…like Lindy when something gets her goat. And her goat’s got.
This “stimulus,” Barack Obama’s baby, is all about pork, as I’ve pointed out in past posts. Due to waning support in the Senate from all but three Republicans, a unanimous rejection by House Republicans (and 11 Democrats) and despite the fact that 62% of Americans think it should include far more tax cuts and less spending, the thing that has my blood reaching a boiling point is the health provisions that have been unobtrusively slipped into it. No one is paying any attention to them, but we should be. This stimulus has gone past being bad for the economy; it’s hazardous to one’s health.
The provisions in the stimulus bill are nearly exact replicas of what Tom Daschle described in his book, “Critical: What We Can Do About the Health Care Crisis.”
Let me elaborate. Raise your hand if you think it’s a swell idea for the government, via a new bureaucracy called the National Coordinator of Health Information Technology, to decide which medical treatments are appropriate for you. This committee would oversee doctors and dicatate to them which treatments you will receive (or won’t receive) based upon what they deem is cost effective, and also based upon others factors such as age and health.
What this means is that you will not be in the driver’s seat when it comes to your health care, some bureaucrat will. Kiss another freedom goodbye. It gets worse.
Hospitals and doctors who aren’t “meaningful users” of the new regulations imposed under the new system will face penalties. What does “meaningful user” mean? Who the hell knows, it’s not defined in the bill. But the secretary of the Health and Human Services will enforce it. Tax-challenged #24 Obama HHS appointee Tom Daschle is out of the picture now (thankfully), but whoever is there will ultimately be the one making the calls when it comes to your health(according to Bloomberg): “What penalties will deter your doctor from going beyond the electronically delivered protocols when your condition is atypical or you need an experimental treatment?” Again, who knows. But I’m starting to feel queasy.
Any takers so far? Well, it gets worse.
The new governing body that “will make the tough decisions” regarding YOUR health is called the Federal Coordinating Council for Comparative Effectiveness Research. And what, you ask, is this body’s goal? I find it so repulsive and un-American that I can hardly provide the link (via Bloomberg):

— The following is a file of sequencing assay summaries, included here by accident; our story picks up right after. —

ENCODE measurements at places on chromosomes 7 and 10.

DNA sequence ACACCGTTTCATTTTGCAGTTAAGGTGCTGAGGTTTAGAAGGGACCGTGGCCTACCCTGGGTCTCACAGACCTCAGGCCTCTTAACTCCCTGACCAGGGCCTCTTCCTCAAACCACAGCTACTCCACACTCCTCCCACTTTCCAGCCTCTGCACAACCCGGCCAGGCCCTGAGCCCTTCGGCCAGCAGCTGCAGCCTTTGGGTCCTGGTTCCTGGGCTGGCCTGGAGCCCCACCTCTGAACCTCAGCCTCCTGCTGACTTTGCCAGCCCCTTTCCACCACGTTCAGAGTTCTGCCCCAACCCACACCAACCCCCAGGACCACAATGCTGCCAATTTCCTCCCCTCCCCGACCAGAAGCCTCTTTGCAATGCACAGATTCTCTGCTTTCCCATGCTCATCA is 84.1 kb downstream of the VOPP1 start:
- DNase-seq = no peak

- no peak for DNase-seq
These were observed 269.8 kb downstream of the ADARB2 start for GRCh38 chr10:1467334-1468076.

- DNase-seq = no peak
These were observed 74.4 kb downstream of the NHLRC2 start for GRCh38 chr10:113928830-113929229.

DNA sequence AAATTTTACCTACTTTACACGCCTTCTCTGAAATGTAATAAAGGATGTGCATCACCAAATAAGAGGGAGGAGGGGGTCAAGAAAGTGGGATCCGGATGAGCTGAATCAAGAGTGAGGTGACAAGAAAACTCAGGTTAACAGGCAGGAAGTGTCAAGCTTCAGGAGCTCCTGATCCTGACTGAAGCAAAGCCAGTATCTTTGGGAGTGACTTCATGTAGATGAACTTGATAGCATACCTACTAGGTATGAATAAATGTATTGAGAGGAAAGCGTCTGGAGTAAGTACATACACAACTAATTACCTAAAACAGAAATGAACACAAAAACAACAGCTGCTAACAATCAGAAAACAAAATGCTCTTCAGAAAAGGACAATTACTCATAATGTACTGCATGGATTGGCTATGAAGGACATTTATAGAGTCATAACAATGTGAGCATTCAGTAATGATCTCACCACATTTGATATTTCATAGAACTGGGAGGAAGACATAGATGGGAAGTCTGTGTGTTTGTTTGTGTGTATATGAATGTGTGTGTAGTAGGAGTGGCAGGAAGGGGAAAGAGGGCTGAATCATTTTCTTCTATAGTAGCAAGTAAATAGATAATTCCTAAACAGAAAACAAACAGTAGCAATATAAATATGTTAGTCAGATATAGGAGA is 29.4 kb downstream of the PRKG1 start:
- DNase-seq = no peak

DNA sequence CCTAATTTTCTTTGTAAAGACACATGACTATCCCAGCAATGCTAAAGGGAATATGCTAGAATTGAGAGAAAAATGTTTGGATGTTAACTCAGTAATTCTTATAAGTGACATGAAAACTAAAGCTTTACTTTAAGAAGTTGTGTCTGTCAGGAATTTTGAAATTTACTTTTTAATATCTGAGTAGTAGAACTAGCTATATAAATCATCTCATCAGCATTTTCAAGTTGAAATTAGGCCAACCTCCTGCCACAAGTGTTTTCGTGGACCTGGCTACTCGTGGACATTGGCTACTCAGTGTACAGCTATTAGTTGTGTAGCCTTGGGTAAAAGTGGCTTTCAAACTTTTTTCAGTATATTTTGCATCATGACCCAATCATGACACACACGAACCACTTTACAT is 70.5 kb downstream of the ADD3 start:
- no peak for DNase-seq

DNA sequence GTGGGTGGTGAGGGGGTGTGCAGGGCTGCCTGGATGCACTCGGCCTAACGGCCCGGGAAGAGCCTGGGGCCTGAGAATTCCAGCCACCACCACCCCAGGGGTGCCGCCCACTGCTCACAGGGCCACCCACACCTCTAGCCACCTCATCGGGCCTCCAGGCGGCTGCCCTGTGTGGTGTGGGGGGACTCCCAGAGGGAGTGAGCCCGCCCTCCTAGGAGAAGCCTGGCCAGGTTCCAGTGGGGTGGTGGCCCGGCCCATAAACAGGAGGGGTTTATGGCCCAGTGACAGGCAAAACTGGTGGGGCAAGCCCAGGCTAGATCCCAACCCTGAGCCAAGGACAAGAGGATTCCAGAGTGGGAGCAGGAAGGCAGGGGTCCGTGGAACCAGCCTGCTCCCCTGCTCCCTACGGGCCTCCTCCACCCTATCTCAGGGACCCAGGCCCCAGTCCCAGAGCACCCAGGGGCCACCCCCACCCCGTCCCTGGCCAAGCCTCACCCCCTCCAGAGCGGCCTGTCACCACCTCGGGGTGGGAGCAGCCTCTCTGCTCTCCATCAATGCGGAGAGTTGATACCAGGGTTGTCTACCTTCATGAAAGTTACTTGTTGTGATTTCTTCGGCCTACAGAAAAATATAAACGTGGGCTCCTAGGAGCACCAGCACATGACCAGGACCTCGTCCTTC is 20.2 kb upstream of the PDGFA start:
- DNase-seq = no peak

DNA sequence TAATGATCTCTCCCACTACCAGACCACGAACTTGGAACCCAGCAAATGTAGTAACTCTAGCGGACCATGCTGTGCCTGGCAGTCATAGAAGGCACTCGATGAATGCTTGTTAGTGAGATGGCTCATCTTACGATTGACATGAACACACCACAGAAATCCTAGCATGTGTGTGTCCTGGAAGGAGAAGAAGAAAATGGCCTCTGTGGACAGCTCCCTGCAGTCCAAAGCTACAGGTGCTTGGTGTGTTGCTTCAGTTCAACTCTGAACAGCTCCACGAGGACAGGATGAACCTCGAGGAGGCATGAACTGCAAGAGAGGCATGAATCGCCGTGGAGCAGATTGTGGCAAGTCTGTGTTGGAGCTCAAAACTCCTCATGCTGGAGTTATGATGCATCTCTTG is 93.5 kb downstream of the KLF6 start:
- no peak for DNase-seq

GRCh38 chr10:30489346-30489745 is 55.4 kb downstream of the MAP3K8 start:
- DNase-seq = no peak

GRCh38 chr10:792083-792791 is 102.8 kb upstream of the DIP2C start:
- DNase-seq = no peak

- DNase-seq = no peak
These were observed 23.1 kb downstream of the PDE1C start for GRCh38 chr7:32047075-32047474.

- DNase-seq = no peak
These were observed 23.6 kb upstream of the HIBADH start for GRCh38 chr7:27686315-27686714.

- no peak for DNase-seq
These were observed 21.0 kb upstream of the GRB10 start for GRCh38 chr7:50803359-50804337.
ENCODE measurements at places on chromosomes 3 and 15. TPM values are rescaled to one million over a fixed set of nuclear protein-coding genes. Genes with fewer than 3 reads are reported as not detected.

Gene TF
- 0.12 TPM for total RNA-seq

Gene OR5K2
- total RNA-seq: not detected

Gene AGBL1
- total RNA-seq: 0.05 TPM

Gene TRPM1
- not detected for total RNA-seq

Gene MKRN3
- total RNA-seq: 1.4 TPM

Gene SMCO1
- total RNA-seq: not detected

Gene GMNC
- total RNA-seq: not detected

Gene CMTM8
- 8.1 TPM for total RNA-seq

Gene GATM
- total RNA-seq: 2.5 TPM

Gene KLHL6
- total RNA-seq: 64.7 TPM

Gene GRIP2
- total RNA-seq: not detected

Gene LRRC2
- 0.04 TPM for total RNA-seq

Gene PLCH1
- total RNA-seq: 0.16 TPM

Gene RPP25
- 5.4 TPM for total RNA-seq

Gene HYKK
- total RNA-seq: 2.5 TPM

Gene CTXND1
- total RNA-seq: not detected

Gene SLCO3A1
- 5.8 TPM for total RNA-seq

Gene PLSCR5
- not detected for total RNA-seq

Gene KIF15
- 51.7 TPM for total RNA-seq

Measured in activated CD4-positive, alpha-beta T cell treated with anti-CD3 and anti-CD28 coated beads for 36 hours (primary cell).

The goal, Daschle’s book explained, is to slow the development and use of new medications and technologies because they are driving up costs. He praises Europeans for being more willing to accept “hopeless diagnoses” and “forgo experimental treatments,” and he chastises Americans for expecting too much from the health-care system.
Do you hear that? I know we all get sick of liberal-types praising Europe (with its stagnant economies, low birth rates, cultural decline, anemic militaries, and horrendous health care) but what else should we expect from Daschle and the proponents of universal health care? Does anyone in their right mind want our superior American health care system to become a carbon copy of the UK’s or Canada’s? Canadians are lining up to come to the US to receive care. The US’s health care system–even with its faults–still blows other countries’ health care systems out of the water precisely because it is treated as an industry with growth potential and not a government-run institution, whose sole concern is cost at the sacrifice of quality and innovation.
According to Daschle, all you elderly people need to accept your age and gracefully allow us to pull the plug on you. The very young and the very old will be the casualties of these changes. Culture of death, full speed ahead. Combined with the ultimate goal of the Freedom of Choice Act, which would allow abortion at any stage of pregnancy, the liberal Democrats will have us coming and going.
But Daschle (amazingly) admits that there will be downsides to the new health care system: “[Health-care reform] ‘will not be pain free.’ Seniors should be more accepting of the conditions that come with age instead of treating them” (Bloomberg).
I highly suggest you read the linked article and decide for yourself if this is what we want health care to look like in the US. And by all means, contact your representatives and let them know how you feel about it. Important health care changes don’t belong in an economic stimulus bill. They need to be carefully and thoughtfully deliberated, not rushed through incognito.